TEA-SOAKED PRUNES, CRISPY BACON AND TOASTED ALMONDS

makes 24

The prunes and their syrup also make a great accompaniment to your muesli or porridge for breakfast, or with rice pudding or warm custard for dessert, without the bacon of course.

24 good quality prunes

4 rashers of dry cured smoked bacon

24 whole almonds

1 earl grey tea bag

¼ of a cinnamon stick

1 clove

1 star anise

a thick strip of orange zest

100g brown sugar

To tea-soak the prunes, stir the sugar into 500ml of boiling water, add the prunes, spices and tea bag, and leave overnight. Cook the bacon, in a pan or in the oven, until crispy. Toast the almonds in the oven until golden brown.

To serve, snap the bacon into 6 pieces. Cut a slit in the side of each prune, push a whole almond inside and jam in a shard of bacon. Slide a cocktail stick through the middle so your guests don't get sticky fingers.

STUFFING BOMBS

makes 20

Think of this as a cross between a Scotch egg and arancini. If you're making stuffing anyway just make a little extra for these nibbles. I recommend making 2-3 times the amount you think you'll need; I've seen people push their loved ones aside to get to the last few.

500g of herby sausage-meat stuffing

(we add 100g of coarse breadcrumbs soaked in milk, squeezed and added to 350g of sausagemeat, the zest of one orange, 1 large red onion diced and cooked till soft, a couple of finely chopped dried apricots and some sage, thyme and finely chopped parsley)

100g fresh mozzarella or other good melting cheese

1 cup of flour

2 eggs, beaten

200g breadcrumbs

sunflower oil for frying

salt & pepper

To make each one, take about 40g of the stuffing and press it in to a disc in the palm of your hand, break off a baked-bean-sized piece of mozzarella and push it into the middle and form the edges round in your hand so you end up with a ball of stuffing with the cheese in the middle. Roll into an even ball and repeat until it is all used up.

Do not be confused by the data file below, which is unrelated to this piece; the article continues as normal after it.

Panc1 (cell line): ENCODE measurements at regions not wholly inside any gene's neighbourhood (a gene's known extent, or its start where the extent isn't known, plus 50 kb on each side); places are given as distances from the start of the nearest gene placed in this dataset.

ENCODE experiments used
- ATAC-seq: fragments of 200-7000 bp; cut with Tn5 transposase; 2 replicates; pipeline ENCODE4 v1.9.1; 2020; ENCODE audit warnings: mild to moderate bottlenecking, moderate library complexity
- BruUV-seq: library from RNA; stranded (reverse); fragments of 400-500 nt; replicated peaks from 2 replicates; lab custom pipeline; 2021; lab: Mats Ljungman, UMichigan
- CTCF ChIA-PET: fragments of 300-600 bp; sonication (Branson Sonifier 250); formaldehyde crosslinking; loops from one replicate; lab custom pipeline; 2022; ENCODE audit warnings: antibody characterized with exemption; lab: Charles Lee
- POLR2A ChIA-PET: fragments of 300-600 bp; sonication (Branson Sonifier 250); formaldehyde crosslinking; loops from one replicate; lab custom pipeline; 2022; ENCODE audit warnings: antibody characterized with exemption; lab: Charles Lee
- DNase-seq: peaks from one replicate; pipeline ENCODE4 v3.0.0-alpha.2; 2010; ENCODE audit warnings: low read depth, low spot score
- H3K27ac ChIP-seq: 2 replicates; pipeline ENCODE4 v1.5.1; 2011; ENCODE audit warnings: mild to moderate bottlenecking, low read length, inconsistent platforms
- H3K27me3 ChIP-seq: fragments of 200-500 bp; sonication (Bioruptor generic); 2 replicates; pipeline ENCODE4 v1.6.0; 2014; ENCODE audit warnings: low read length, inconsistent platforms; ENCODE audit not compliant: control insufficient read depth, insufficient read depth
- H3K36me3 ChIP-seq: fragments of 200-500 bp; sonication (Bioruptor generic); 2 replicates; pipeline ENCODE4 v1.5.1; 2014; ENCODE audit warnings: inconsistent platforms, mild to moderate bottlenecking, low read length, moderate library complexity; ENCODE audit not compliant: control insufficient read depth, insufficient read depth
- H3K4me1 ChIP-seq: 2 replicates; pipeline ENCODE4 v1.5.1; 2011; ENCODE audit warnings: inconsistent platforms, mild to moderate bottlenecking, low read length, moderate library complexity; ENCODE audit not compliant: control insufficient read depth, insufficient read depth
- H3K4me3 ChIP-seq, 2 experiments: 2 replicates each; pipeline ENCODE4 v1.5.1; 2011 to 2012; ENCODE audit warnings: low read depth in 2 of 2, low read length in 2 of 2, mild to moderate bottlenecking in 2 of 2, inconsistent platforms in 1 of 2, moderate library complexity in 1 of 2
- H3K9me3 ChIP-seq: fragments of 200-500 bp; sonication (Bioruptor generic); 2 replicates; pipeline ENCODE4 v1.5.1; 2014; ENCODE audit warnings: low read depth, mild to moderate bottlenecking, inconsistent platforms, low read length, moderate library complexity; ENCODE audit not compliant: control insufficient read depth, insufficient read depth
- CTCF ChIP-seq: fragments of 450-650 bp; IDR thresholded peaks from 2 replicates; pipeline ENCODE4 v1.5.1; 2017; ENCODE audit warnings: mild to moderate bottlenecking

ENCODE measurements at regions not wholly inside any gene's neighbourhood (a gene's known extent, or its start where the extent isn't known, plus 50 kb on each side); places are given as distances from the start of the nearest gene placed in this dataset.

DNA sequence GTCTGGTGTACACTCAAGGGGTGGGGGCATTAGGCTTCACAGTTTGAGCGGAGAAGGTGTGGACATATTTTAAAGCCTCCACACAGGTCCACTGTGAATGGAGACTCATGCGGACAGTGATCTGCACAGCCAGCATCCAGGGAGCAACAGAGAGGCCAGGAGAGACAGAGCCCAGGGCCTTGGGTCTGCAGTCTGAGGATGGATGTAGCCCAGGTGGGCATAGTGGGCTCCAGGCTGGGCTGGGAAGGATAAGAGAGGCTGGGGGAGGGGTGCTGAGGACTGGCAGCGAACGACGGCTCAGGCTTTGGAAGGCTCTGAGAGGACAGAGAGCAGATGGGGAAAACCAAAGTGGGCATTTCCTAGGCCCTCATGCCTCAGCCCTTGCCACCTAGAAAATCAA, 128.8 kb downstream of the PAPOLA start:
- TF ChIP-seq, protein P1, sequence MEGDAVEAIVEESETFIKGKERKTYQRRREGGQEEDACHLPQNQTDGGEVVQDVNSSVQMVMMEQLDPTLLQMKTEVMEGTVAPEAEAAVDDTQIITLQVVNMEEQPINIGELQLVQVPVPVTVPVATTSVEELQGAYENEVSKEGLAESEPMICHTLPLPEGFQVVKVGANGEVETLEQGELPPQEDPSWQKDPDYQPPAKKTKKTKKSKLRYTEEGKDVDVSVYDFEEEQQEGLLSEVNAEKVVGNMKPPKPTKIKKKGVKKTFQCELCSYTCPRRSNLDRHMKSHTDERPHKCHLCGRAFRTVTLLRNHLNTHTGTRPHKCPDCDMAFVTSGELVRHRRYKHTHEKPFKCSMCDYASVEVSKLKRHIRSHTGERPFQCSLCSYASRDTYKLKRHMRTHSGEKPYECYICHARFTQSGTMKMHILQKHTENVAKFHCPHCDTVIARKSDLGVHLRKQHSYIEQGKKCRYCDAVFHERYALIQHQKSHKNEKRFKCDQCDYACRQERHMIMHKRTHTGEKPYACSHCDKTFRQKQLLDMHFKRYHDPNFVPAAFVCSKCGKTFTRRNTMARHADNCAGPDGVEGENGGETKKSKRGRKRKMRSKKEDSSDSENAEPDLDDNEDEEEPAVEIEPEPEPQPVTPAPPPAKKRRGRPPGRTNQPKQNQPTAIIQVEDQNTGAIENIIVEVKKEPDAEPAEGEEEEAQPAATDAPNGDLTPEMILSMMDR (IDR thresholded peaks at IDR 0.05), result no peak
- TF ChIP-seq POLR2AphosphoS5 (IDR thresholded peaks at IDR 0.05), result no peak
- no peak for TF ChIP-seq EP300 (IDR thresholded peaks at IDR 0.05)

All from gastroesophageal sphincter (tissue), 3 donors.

To breadcrumb the balls, lay out 3 shallow bowls, put the flour in the first, the eggs in the second and the breadcrumbs in the third. One at a time dredge the ball in the flour, shake off the excess, dip and roll it in the egg and drop into the breadcrumbs rolling and pressing until totally coated. Set to one side.

Heat enough oil in a deep pan to deep fry with, bringing it slowly up to 180˚C. Deep-fry until golden brown and piping hot in the middle. Keep warm in an oven and serve on cocktail sticks.

All recipes are Make veg the star of the show at your Christmas party

There’s a lot of talk around turkey at Christmas time, but with a little creative cookery, much can be made of the great British veg that is around at this time of year.

Give these a try and you won’t look at parsnips or beetroot in the same way again! There are also a couple of clever ideas for bacon and sausagemeat for the carnivores among you.

PARSNIP BLINIS, CROPWELL BISHOP, WALNUTS & HONEY

makes 12

This is a strong contender to challenge the king of festive finger-food, blinis and smoked salmon. This is inspired by a salad of honeyed parsnips, blue cheese and walnuts that often appears on the Riverford Field Kitchen menu during the colder and darker months. It is a classic blini recipe, replacing one root vegetable with another.

3 large parsnips

2 large eggs, separated into yolks & whites

dessertspoon of rice flour

30ml crème fraîche

30ml milk

butter and olive oil

100g Cropwell Bishop or another good quality blue cheese

handful of toasted walnut halves

1 tbsp of honey

salt & pepper

Chop the parsnips into ½ inch chunks, removing any bits of core that feel woody. Sauté gently in a pan of butter and olive oil until nice and soft. Purée in a food processor, season with salt and pepper, leave to cool in the fridge. Mix the egg yolks, rice flour, cream and milk with the parsnip purée. Whip the egg whites until they form soft peaks. Fold the egg whites gently into the parsnip mix trying, to preserve a much air as you can. Heat a frying pan of olive oil and butter until the butter starts to foam. Drop a few spoonfuls of the mix into the pan, smoothing each in to a 2-3 inch disc. Cook until golden brown on one side and flip over to finish the other. Cook in batches. To serve, top with some crumbled blue cheese, mix the walnuts into the honey and pop one on top. These blinis can be cooked and frozen well ahead of time. Defrost and warm through in a low pan or oven to refresh.